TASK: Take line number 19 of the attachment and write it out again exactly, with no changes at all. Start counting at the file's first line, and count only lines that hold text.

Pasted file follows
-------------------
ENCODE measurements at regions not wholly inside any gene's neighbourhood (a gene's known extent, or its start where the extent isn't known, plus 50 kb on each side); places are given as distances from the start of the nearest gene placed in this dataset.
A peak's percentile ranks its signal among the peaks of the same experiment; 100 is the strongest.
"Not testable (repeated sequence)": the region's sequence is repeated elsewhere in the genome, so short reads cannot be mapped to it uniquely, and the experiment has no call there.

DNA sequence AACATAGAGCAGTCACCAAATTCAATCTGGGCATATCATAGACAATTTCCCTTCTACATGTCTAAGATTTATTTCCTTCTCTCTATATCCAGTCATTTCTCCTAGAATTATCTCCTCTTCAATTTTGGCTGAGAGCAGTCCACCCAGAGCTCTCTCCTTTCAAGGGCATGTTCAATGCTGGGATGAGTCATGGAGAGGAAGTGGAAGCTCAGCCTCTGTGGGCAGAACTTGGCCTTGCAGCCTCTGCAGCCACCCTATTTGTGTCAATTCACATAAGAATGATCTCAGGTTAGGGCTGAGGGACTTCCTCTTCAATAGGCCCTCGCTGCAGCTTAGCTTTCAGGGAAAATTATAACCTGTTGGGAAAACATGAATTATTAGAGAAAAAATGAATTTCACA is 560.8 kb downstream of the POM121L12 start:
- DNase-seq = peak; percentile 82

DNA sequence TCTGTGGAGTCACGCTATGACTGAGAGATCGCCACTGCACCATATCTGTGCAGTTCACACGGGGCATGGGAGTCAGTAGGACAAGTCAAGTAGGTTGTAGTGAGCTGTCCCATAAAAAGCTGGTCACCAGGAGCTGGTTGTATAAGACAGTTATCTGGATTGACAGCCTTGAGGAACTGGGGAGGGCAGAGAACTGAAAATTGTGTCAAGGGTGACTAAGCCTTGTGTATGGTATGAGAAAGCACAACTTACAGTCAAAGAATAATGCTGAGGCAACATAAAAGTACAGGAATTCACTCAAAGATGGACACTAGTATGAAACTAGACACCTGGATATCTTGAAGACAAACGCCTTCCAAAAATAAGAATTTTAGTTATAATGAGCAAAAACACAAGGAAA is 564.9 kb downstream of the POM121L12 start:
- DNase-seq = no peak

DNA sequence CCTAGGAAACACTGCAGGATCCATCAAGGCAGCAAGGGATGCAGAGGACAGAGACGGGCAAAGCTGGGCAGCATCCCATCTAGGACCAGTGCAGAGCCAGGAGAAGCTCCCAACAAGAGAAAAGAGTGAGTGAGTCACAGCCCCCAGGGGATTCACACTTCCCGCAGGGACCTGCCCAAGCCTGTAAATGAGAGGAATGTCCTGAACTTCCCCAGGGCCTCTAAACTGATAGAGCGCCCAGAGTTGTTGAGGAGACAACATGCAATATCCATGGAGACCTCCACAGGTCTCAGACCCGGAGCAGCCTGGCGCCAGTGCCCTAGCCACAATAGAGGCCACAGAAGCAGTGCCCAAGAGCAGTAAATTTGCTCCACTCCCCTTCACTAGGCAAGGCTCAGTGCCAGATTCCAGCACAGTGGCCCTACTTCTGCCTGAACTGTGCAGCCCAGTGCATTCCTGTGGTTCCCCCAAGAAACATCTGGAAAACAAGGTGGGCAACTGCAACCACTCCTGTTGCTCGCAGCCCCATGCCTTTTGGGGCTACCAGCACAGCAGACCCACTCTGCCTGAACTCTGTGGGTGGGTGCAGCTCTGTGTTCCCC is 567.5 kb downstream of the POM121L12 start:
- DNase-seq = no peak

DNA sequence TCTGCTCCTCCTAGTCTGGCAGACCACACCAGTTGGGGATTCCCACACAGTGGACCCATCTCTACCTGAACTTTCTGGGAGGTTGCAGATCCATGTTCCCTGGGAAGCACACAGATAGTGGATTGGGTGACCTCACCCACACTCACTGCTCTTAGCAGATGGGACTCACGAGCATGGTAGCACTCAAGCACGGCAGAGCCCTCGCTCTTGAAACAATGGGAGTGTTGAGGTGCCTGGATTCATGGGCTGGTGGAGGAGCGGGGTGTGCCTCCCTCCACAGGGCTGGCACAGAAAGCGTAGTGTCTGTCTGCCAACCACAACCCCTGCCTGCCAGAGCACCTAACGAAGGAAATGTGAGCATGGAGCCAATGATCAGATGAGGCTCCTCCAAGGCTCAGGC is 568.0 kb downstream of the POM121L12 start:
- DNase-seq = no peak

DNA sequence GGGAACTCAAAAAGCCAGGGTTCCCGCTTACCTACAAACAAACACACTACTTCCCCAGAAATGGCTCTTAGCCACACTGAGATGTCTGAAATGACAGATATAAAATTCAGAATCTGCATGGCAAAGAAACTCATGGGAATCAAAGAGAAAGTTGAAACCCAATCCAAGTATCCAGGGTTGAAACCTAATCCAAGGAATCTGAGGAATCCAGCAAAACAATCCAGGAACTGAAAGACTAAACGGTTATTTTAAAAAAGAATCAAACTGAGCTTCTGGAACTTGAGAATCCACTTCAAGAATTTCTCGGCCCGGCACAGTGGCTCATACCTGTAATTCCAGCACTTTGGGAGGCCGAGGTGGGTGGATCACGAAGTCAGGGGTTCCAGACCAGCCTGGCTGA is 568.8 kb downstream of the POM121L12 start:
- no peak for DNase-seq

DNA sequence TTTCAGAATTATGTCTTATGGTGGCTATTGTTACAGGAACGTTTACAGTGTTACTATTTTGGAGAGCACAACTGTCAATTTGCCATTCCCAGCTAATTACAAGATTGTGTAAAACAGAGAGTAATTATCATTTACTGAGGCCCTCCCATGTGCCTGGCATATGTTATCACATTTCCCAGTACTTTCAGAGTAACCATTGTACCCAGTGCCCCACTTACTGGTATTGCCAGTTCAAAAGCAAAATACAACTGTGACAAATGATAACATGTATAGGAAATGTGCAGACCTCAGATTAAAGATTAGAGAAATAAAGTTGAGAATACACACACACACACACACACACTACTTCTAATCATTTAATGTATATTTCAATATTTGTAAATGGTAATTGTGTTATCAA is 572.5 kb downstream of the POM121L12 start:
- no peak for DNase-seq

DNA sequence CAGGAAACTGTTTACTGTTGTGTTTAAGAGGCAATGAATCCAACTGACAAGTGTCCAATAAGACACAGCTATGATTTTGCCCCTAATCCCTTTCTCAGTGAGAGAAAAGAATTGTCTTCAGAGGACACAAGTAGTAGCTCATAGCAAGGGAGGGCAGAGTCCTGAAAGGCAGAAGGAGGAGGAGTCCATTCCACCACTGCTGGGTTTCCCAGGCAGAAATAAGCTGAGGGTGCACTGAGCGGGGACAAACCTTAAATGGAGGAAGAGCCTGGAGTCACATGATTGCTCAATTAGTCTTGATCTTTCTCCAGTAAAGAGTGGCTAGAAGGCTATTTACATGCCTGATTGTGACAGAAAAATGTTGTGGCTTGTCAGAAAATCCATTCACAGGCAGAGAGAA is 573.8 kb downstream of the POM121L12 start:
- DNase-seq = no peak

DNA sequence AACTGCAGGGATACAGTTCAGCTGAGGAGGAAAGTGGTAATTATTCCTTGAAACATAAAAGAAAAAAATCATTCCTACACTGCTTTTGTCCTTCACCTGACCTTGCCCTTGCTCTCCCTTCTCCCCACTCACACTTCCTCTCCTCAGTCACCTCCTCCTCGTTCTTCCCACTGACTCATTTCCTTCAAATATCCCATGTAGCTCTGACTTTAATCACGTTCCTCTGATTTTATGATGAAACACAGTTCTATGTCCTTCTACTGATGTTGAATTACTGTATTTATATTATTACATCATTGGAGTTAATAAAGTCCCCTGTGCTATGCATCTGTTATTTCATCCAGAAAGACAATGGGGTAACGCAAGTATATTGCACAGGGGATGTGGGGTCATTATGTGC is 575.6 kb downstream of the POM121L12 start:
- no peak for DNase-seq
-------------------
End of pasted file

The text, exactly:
- no peak for DNase-seq